In the classroom, while or following the reading of the book, students are to construct a diagram of the differnt depths of the ocean and a list of three or more animals or things that live at those depths based on what was read within the story. For example the intertidal zone is home to sea urchins, sea stars, and barnacles.
After reading the book and participating in the coinciding activity student is to return home that night and categorize an animal, plant, creature, or thing that is found within the ocean for each letter or as many letters as possible for the alphabet. Along with each letter the students are to refer back to the in classroom activity and determine within which depth or depth's that animal, plant, creature, or thing is living or residing. They can refer back to the book or to other means of information. This is not meant to take a large amount of time, but rather a review of what exists within the ocean and where it exists.
Taxonomy of the Cognitive Domain
Knowledge: Students will learn the basic habitat of organisms living within the ocean.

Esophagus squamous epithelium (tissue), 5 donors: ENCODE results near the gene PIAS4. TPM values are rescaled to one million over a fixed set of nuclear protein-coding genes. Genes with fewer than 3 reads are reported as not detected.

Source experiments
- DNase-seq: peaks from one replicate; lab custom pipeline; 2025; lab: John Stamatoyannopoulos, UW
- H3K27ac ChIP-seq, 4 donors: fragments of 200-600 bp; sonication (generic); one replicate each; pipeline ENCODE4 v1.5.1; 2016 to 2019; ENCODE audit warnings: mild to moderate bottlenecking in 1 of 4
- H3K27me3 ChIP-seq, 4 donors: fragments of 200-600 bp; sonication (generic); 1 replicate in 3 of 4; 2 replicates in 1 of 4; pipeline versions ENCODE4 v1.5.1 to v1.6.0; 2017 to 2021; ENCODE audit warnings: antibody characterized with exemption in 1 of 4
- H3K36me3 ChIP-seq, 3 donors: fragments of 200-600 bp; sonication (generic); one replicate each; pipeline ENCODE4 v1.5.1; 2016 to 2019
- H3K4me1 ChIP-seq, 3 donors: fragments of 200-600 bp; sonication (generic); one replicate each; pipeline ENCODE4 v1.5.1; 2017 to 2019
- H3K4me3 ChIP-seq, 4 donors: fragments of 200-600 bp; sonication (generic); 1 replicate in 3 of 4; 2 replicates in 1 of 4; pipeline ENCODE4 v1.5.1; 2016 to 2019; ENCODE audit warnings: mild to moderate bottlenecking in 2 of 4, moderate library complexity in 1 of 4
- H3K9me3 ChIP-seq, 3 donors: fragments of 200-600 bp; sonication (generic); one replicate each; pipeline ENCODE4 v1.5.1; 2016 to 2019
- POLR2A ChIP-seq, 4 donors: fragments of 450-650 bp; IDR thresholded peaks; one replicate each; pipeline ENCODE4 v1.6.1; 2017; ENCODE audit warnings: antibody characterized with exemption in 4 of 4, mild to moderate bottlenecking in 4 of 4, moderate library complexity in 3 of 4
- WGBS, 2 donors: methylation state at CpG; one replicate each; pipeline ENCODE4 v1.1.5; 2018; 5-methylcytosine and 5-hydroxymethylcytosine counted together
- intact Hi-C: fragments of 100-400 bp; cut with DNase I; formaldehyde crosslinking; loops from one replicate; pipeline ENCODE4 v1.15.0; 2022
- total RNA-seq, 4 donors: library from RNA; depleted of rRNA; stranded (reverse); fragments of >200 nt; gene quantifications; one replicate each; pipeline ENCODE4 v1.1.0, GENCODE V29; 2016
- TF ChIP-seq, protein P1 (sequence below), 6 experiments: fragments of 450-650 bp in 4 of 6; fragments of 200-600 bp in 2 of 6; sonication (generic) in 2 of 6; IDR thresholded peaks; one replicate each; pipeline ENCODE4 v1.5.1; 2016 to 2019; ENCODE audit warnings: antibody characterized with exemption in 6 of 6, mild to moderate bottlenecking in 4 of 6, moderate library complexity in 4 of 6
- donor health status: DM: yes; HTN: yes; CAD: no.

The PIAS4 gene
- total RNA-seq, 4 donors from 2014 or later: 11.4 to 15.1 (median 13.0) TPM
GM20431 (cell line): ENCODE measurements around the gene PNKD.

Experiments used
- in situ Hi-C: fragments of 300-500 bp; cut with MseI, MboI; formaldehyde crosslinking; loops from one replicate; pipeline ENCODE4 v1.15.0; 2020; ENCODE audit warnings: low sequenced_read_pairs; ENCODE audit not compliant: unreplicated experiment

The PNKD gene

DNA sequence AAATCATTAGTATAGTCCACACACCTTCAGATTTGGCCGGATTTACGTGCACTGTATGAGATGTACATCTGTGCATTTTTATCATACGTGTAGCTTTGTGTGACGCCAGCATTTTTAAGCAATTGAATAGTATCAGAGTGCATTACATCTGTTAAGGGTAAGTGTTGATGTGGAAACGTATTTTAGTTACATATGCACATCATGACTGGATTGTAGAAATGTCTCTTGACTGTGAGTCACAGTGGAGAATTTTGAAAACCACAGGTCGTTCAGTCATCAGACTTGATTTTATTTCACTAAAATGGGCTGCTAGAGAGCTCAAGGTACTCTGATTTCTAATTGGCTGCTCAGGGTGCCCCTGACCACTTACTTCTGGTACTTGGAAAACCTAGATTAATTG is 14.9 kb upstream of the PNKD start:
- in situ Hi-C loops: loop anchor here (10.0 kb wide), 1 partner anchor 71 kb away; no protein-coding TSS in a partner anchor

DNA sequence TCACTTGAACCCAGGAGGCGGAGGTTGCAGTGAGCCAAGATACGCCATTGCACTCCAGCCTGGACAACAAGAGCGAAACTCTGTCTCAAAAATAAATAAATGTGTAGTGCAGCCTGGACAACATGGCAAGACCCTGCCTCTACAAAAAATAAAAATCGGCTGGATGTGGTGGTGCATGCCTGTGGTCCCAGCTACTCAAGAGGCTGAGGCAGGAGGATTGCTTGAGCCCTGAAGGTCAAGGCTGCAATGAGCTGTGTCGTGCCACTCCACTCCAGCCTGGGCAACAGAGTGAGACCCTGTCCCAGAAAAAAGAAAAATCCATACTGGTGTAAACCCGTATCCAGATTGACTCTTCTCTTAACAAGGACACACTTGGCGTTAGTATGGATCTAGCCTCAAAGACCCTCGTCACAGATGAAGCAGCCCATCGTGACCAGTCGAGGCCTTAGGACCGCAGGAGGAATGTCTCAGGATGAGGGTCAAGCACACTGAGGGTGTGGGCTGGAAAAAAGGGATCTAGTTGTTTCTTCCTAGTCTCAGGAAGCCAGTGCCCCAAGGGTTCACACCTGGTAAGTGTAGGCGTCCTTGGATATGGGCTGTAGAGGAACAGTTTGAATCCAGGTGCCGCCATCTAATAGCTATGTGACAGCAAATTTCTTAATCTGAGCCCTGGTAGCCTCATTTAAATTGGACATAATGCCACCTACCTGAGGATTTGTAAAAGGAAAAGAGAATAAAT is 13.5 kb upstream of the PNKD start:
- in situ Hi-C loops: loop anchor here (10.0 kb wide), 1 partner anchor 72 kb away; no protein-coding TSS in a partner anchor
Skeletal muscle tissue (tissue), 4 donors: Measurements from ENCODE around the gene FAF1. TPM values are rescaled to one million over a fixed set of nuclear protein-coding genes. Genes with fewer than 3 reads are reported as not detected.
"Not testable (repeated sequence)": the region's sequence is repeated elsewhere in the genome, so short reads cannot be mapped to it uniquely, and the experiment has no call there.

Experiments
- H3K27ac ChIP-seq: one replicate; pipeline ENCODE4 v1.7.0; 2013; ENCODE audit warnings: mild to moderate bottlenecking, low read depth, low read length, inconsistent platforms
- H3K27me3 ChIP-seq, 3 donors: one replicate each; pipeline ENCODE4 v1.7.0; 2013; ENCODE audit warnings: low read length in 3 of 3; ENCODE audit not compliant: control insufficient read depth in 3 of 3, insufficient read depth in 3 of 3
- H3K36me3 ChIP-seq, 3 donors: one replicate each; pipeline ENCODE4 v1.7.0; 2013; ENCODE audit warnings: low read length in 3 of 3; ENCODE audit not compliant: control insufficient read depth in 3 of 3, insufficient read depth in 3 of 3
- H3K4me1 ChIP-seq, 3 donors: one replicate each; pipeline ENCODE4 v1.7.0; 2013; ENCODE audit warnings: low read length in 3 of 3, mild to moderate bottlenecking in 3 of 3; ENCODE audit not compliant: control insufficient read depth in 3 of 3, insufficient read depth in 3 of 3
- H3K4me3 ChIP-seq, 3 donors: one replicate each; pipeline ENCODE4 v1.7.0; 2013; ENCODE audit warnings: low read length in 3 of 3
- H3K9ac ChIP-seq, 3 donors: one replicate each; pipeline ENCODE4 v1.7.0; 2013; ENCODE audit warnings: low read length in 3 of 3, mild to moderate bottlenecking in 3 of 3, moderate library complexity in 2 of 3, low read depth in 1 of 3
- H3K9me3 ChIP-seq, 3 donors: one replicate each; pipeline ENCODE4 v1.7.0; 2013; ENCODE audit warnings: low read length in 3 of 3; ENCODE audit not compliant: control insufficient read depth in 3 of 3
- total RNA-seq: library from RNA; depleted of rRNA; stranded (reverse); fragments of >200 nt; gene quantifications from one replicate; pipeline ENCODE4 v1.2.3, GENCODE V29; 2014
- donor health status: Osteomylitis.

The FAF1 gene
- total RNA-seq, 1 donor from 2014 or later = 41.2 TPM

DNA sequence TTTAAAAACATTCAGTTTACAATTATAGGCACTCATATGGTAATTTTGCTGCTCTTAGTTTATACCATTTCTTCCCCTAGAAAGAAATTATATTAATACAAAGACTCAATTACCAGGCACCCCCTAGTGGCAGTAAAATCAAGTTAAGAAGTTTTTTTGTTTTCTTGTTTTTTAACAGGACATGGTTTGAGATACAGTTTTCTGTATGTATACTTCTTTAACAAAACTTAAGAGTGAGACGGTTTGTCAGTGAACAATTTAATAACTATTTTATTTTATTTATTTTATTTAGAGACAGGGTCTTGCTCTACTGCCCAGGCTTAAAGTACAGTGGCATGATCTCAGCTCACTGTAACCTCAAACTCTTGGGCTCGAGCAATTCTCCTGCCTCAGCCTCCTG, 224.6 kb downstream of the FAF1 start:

Comprehension: Students will understand that there are differnt levels of the ocean and that what lives within each level. The book will also teach the students all sorts of fun facts about the world oceans, water, and creatures. It is predicted that each student will gain a further knowledge and be able to better visualize the ocean, beach, and ocean floor at all the differnt depths/levels.
Application: With these new materials and knowledge students will be able to better understand why certain fish, animals, or creatures have certain adaptations, why only some plants grow at certain levels, and how big the ocean truly is.
Synthesis: A creation of an essay or a diagram would be most efficient. An essay could further dive into more specific details about certain aspects of the ocean whether it be plants, animals, etc. An essay would be for more of a student-teacher relation. Or a diagram could be used for more of a presentation type lesson with students sharing their interpretation of the information learned in a physical form.